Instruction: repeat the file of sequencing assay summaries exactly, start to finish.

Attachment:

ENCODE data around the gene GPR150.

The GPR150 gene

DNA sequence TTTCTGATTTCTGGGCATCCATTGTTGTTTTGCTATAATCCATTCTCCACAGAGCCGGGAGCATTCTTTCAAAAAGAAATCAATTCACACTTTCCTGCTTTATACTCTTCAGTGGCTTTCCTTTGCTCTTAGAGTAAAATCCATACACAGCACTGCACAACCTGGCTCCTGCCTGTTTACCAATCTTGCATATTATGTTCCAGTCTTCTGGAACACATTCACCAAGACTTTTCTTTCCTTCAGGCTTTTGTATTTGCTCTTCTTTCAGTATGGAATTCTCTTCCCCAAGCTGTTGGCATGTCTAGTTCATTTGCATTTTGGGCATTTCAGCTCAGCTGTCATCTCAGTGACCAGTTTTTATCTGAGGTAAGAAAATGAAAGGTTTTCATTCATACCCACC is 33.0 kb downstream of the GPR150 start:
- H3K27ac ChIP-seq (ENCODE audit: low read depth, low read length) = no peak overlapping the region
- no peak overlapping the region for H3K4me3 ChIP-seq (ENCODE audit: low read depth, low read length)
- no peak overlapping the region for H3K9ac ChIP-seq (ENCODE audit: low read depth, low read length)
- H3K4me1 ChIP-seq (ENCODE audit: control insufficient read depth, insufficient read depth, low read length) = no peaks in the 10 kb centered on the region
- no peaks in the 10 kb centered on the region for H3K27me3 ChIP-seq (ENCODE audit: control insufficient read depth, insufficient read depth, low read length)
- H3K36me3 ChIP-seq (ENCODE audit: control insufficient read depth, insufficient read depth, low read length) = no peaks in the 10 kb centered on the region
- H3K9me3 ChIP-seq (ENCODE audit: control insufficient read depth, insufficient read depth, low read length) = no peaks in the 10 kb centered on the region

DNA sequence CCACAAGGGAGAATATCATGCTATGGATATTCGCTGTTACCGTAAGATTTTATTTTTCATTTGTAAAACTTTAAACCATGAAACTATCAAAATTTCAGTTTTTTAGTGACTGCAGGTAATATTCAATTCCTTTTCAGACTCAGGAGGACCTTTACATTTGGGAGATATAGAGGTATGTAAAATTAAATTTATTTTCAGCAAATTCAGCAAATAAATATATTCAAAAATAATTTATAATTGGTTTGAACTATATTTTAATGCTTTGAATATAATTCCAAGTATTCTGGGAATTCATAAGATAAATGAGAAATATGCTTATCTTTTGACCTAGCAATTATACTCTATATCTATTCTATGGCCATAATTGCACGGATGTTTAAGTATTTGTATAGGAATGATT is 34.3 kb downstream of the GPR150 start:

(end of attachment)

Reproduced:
ENCODE data around the gene GPR150.

The GPR150 gene

DNA sequence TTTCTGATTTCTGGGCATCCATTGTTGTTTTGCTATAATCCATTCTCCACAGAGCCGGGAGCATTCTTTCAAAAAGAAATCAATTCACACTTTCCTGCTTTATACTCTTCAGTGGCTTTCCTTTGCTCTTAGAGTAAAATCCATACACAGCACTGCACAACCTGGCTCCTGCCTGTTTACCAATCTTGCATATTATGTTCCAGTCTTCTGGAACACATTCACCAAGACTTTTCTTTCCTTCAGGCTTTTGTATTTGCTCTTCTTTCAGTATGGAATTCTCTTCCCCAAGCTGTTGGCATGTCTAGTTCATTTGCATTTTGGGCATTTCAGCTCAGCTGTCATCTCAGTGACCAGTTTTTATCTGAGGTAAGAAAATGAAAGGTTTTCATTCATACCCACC is 33.0 kb downstream of the GPR150 start:
- H3K27ac ChIP-seq (ENCODE audit: low read depth, low read length) = no peak overlapping the region
- no peak overlapping the region for H3K4me3 ChIP-seq (ENCODE audit: low read depth, low read length)
- no peak overlapping the region for H3K9ac ChIP-seq (ENCODE audit: low read depth, low read length)
- H3K4me1 ChIP-seq (ENCODE audit: control insufficient read depth, insufficient read depth, low read length) = no peaks in the 10 kb centered on the region
- no peaks in the 10 kb centered on the region for H3K27me3 ChIP-seq (ENCODE audit: control insufficient read depth, insufficient read depth, low read length)
- H3K36me3 ChIP-seq (ENCODE audit: control insufficient read depth, insufficient read depth, low read length) = no peaks in the 10 kb centered on the region
- H3K9me3 ChIP-seq (ENCODE audit: control insufficient read depth, insufficient read depth, low read length) = no peaks in the 10 kb centered on the region

DNA sequence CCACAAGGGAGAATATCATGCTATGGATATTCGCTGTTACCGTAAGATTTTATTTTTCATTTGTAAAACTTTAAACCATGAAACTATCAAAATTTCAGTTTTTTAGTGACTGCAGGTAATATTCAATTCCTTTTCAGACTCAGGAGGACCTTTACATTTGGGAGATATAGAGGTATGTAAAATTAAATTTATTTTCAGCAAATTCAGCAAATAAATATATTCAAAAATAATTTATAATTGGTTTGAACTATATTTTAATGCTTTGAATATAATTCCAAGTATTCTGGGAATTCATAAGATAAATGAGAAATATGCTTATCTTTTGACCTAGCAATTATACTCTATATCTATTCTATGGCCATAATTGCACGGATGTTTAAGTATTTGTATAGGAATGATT is 34.3 kb downstream of the GPR150 start: